US President-elect Joe Biden on Monday said that Pfizer’s announcement that a Covid-19 vaccine it was developing was 90 per cent effective, offered cause for hope but warned that the battle ahead was still long.

The coronavirus vaccine developed by drug giant American Pfizer and German biotechnology firm BioNTech was more than 90 per cent effective at protecting people from infection as compared to placebo saline shot, according to an analysis.

The analysis was conducted by an independent data monitoring committee that met Sunday. “I would say it is a historical moment. Something like this has never happened before. First of all, the world was faced with such a terrible situation, the pandemic, and being able in such a short time to go through what usually takes many years,” Washington Post quoted Kathrin Jansen, head of vaccine research and development at Pfizer, as saying. “Hearing that at the interim analysis we are over 90 percent effective — it was almost stunning to hear.”

The Pfizer has conducted 44,000-person trial. Among them, there have been so far 94 cases of COVID-19 in persons who were not previously infected. Fewer than nine of those cases were among people who received two shots of the vaccine, a strong signal of efficacy.

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The vaccine requires two doses, given three weeks apart. Pfizer and BioNTech are working around-the-clock to scale up production, in hopes of having 50 million doses — enough for 25 million people to receive both shots — by the end of the year, and 1.3 billion doses in 2021.

The data is not yet published or peer-reviewed, and the company news release could not be presented to outside experts under the terms of an embargo. With more people being exposed to the virus amid the coronavirus surge, the trial is rushing toward completion faster than company executives anticipated.

The data community noted no serious safety concerns. Jansen said the side-effect profile of the vaccine was similar to what was reported in an earlier study, which included pain at the injection site and fatigue, chills and fever — that occurred more frequently in younger trial participants than in adults over age 65.

Pfizer and BioNTech said they plan to submit an application for emergency authorisation from the Food and Drug Administration (FDA) after the third week of November, when they will have two months of safety follow-up data on half of the participants in their trial, along with data on their manufacturing process.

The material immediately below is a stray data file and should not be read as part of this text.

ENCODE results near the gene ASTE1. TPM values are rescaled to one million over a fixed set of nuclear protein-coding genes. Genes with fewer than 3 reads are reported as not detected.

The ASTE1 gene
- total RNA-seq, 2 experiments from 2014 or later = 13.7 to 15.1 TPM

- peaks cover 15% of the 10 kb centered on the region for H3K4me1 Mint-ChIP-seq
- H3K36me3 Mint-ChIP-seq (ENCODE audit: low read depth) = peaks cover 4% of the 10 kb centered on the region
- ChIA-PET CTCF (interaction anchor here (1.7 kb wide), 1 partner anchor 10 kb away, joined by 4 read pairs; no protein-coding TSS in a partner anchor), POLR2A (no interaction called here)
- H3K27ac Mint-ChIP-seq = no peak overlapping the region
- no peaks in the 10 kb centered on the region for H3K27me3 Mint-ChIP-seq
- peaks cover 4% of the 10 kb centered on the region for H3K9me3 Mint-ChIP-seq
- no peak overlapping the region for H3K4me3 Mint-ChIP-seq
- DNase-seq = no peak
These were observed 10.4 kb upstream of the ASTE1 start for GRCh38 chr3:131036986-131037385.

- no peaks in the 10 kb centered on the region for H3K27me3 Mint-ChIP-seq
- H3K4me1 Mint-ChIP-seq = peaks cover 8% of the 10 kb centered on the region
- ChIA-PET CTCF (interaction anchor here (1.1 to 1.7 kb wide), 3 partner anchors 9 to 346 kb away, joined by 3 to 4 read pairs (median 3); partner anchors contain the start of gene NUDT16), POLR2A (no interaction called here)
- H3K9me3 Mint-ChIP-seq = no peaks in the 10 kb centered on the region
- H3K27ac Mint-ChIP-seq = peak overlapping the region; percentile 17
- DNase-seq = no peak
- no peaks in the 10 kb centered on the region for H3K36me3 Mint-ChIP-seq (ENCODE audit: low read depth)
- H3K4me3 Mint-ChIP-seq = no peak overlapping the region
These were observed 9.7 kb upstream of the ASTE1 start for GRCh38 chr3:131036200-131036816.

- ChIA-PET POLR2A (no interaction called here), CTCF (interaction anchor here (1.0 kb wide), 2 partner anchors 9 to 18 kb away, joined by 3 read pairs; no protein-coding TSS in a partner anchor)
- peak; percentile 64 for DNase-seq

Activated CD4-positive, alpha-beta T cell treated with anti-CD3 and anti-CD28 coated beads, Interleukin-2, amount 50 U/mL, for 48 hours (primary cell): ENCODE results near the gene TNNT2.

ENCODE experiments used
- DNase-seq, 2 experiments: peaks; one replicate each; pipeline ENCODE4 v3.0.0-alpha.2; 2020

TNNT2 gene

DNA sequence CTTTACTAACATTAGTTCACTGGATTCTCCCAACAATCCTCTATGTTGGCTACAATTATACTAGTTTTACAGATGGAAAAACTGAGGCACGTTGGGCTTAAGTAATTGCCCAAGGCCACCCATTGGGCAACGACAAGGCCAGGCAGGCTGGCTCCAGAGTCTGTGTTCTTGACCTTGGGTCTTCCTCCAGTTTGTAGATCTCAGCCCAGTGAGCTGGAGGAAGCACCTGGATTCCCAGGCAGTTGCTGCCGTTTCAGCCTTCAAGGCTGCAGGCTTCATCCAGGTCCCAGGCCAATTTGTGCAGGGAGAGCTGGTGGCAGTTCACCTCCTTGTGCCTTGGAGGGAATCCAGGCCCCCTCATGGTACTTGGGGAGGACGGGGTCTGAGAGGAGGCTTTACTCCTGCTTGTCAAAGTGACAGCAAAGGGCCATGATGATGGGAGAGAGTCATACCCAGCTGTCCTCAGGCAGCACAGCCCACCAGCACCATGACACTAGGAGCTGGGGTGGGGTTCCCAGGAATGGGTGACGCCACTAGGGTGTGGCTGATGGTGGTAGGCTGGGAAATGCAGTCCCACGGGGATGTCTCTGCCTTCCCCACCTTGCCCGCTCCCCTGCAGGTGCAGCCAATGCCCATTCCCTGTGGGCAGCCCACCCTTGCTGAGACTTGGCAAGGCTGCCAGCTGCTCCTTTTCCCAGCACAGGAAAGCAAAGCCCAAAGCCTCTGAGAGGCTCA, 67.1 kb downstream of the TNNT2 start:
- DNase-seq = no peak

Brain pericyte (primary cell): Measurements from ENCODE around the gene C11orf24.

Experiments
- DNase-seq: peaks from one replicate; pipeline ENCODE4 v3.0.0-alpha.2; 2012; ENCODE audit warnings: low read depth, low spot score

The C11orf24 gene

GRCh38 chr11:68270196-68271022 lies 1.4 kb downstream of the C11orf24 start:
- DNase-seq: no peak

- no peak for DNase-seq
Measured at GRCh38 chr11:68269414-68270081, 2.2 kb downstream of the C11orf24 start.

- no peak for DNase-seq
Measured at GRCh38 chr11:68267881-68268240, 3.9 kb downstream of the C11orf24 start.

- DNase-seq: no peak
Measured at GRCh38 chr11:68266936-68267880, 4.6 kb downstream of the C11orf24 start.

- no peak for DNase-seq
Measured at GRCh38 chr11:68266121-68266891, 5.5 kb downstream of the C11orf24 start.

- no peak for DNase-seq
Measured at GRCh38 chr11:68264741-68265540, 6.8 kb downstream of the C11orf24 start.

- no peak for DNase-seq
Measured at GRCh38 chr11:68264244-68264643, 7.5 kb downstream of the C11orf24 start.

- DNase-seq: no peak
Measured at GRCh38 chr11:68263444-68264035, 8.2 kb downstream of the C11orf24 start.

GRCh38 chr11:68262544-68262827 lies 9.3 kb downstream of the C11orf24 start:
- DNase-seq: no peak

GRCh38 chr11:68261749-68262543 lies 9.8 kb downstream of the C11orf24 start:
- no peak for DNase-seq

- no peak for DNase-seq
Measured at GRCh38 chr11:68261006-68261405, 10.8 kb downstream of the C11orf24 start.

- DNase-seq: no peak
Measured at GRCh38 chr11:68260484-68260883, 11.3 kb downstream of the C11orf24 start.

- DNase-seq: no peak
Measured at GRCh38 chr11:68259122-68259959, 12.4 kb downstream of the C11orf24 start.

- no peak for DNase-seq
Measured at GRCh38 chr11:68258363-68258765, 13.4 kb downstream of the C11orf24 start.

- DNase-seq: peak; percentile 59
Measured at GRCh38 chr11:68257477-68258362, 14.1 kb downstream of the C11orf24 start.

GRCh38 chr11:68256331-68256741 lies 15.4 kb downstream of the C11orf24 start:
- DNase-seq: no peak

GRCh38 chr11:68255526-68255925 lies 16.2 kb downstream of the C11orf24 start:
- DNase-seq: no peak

The trial will continue until it reaches its endpoint of 164 cases of COVID-19, which Jansen said could take a few weeks.

In a statement, Biden said: “Last night, my public health advisors were informed of this excellent news. I congratulate the brilliant men and women who helped produce this breakthrough and to give us such cause for hope.”

The President-elect also cautioned that even if vaccine approval was achieved, and some Americans were vaccinated later this year, it will be many more months before there is a widespread vaccination in the country.

“That is why the head of the CDC warned this fall that for the foreseeable future, a mask remains a more potent weapon against the virus than the vaccine. Today’s news does not change this urgent reality. Americans will have to rely on masking, distancing, contact tracing, hand washing, and other measures to keep themselves safe well into next year. Today’s news is great news, but it doesn’t change that fact,” said Biden.

He further added that America was still losing over 1,000 people every day from the virus, which will continue to get worse unless progress has been made on masking and other immediate actions.

The coronavirus vaccine developed by drug giant American Pfizer and German biotechnology firm BioNTech was more than 90 per cent effective at protecting people from infection as compared to placebo saline shot, according to an analysis, which was regarded as a ‘historical moment’ by Kathrin Jensen, head of vaccine research and development at Pfizer.

The analysis on Pfizer’s vaccine progress was conducted by an independent data monitoring committee that met Sunday.

Pfizer has conducted a 44,000-person trial. Among them, there have been so far 94 cases of COVID-19 in persons who were not previously infected. Fewer than nine of those cases were among people who received two shots of the vaccine, a strong signal of efficacy.

The vaccine requires two doses, given three weeks apart. Pfizer and BioNTech are working around-the-clock to scale up production, in hopes of having 50 million doses — enough for 25 million people to receive both shots — by the end of the year, and 1.3 billion doses in 2021.

The trial will continue until it reaches its endpoint of 164 cases of COVID-19, which Jansen said could take a few weeks. Meanwhile, the US on Monday surpassed 10 million cases of coronavirus, according to an update by the Johns Hopkins University.

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